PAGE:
On one level this is a compelling book. But on another level, I’m just not sure whether David Mitchell isn’t being too clever by half.
The novel is made up of six separate stories. There are some links, which I’ll talk about later. There are eleven sections, with six consecutive stories, the first five of which come to an abrupt finish, one even ending mid-sentence. The sixth story is complete, and is then followed in reverse order by a further instalment of each the other five, more or less resolving them. Mitchell uses a musical example to describe this structure. One character is writing ‘‘a sextet for overlapping soloists’, piano, clarinet, ‘cello, flute, oboe and violin, each in its own language of key, scale and colour. In the first set, each solo is interrupted by its successor: in the second, each interruption is recontinued, in order.’ ‘Revolutionary or gimmicky?’ he asks. And that’s a very good question. The name given to this piece of music is ‘Cloud Atlas Sextet’.
The first of the six stories takes the form of diary entries by a young, God-fearing American sailing between Sydney and California around 1850. His ship puts in for repairs to the Chatham Islands, where he learns of the fate of the Moriori people who have, with the assistance of white ‘entrepreneurs’, been enslaved by the more war-like Maoris. The style writing in this section, and the views expressed by the characters are brilliantly authentic, reminding me of the writing of Joseph Conrad, though I gather that Herman Melville’s Typee and Moby Dick may also have been a models. The second story is about the sextet composer, and is set in 1931. It takes the form of letters he sends from Belgium, where he has fled from his creditors, to a lover in England. The style is quite different, but again I am reminded of the writing of that period: Evelyn Waugh, perhaps. The third story is an American style thriller set in 1975, about a young reporter who is chasing the story of a cover-up of faulty design of a nuclear plant – The China Syndrome, anyone? The fourth is a sort of Kingsley Amis style farce about an elderly publisher who finds himself imprisoned in an old folks’ home; it’s set at the time of writing. The fifth story is a piece of speculative fiction about a future where society is run by a corporation, with genetically engineered ‘fabricants’ doing all the labour; one of these recounts her story to an archivist. I use the term ‘speculative fiction’ rather than ‘science fiction’ in Margaret Atwood’s sense that the drivers which could produce such a future outcome for society are already in place. (Similarities between this section of Cloud Atlas (2004) and Atwood’s Oryx and Crake (2003) must surely be coincidence.) The sixth section is set even further into a dystopian future, after ‘the Fall’, and is an account of a visit of one of the few ‘Prescients’ left in the world to a Pacific island (Hawaii) inhabited by people living in conditions equivalent to the early mediaeval. So much of ‘civilisation’ has been lost that language itself is but a shattered remnant. I read these stories with a mixture of pleasure, amusement, interest, and horror. But also with an increasing sense of frustration. Is this anything more than mimicry? If it is convincing does this matter? Do the six pieces somehow make up a whole?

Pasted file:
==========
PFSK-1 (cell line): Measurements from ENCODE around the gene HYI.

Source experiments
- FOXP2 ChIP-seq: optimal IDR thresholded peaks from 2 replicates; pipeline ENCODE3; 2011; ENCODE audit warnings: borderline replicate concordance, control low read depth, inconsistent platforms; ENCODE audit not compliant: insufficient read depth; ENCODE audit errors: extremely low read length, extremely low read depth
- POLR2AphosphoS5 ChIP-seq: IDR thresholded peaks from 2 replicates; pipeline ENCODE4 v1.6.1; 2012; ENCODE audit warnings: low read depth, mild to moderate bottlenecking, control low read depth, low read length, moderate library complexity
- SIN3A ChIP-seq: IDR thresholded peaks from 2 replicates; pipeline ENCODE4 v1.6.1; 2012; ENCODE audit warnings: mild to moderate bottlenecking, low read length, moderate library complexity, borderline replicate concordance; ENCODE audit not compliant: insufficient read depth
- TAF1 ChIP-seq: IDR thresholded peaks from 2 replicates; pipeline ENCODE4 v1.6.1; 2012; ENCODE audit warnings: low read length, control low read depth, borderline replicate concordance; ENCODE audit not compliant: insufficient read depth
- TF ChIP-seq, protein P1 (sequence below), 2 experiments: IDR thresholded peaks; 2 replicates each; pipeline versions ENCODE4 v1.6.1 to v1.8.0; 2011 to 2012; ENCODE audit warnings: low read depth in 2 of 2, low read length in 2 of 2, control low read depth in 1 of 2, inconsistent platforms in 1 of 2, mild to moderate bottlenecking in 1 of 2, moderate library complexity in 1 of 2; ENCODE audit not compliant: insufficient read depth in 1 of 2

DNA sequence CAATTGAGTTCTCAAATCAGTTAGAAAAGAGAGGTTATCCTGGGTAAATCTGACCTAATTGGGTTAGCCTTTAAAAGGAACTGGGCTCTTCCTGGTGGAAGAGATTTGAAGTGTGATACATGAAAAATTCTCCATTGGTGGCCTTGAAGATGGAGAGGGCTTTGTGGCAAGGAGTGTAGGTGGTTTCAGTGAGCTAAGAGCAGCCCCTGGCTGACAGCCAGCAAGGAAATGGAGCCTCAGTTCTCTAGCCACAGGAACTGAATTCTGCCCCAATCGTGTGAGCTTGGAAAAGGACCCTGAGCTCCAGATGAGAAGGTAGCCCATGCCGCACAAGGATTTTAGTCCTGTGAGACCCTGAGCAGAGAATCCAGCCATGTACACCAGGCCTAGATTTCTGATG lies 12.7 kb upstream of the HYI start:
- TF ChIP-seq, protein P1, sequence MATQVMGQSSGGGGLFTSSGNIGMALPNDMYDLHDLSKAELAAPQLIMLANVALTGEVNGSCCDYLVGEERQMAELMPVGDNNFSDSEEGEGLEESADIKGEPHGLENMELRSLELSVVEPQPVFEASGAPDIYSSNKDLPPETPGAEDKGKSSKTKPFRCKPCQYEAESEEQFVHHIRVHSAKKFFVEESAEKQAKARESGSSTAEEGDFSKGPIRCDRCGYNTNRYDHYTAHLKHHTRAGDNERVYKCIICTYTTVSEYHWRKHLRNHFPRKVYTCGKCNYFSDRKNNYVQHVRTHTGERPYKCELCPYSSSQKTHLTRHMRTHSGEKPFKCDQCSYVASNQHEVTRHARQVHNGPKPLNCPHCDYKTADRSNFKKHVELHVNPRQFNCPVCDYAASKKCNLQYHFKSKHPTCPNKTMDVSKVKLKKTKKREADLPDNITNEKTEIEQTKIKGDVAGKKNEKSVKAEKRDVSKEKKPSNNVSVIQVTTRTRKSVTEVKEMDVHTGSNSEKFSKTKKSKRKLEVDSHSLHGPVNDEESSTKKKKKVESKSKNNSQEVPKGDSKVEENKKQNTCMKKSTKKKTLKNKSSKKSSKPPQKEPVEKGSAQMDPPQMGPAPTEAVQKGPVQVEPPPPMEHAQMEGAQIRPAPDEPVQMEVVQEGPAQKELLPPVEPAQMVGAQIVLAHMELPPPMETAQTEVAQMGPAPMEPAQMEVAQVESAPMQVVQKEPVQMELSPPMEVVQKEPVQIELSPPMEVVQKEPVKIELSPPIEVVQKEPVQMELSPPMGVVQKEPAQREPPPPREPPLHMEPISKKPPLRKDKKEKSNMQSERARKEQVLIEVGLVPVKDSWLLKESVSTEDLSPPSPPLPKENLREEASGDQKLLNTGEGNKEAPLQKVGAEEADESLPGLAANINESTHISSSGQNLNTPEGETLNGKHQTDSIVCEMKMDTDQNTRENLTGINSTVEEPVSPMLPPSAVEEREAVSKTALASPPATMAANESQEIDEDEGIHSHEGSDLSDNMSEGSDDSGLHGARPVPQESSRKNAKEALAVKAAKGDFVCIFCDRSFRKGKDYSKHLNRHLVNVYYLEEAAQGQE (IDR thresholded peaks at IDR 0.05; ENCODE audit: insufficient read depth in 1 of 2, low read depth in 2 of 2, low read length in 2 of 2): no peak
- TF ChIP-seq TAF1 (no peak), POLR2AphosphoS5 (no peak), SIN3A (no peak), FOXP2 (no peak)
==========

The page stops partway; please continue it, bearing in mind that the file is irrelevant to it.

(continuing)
There are a number of superficial links. Luisa Rey, the reporter, reads the letters of Robert Frobisher, the composer. Omni, the fabricant, sees a film made of the story of the publisher, Timothy Cavendish, who in turn will publish the adventure of the reporter, now presented as a book, rather than as ‘reality’. Omni is considered a goddess in the final story. And so on. Some of the characters have a similar birth mark, and at times feel a strange sense of familiarity: Luisa, for example, stands ‘entranced, as if living in a stream of time’ when she hears the Cloud Atlas Sextet. And Omni, in the act of falling, has an earlier memory of falling, which is an experience of Luisa. But none of these links lead anywhere in narrative terms that I can see.
The search for unifying themes is perhaps more productive. Characters in the first – and therefore the last – story propose that progress and civilisation are the destiny of the white man, despite the terrible cost of colonialism on display. All of the other stories in their own way dispute the idea of progress, either personal or material, with accounts of exploitation and betrayal. They seem rather to endorse another view from the first story: that ‘The Weak are Meat the Strong do Eat’. This nihilistic position is somewhat modified in the sixth and central story, where the Prescient character suggests that the difference between being civilised and uncivilised is that civilised people can see beyond their immediate desires. All people have both civilised and uncivilised impulses, but there is hope that the civilising ones may win out. There isn’t, however, much evidence for that in these stories.
Despite the cleverness of all this – or perhaps because of it – I can’t help feeling there is a whiff of the Creative Writing class about the book: Postmodernism 101. Produce a piece of writing that illustrates the principle of fractured narrative. Write a thriller that makes use of all the conventions of the genre. In a series of short pieces, show mastery of six different writing styles. ‘Revolutionary or gimmicky?’ I think for once I agree with the judges of the 2004 Man Booker Prize. They short-listed Cloud Atlas, but the prize went to the conventionally structured The Line of Beauty, by Alan Hollinghurst. I’m glad I read it, though.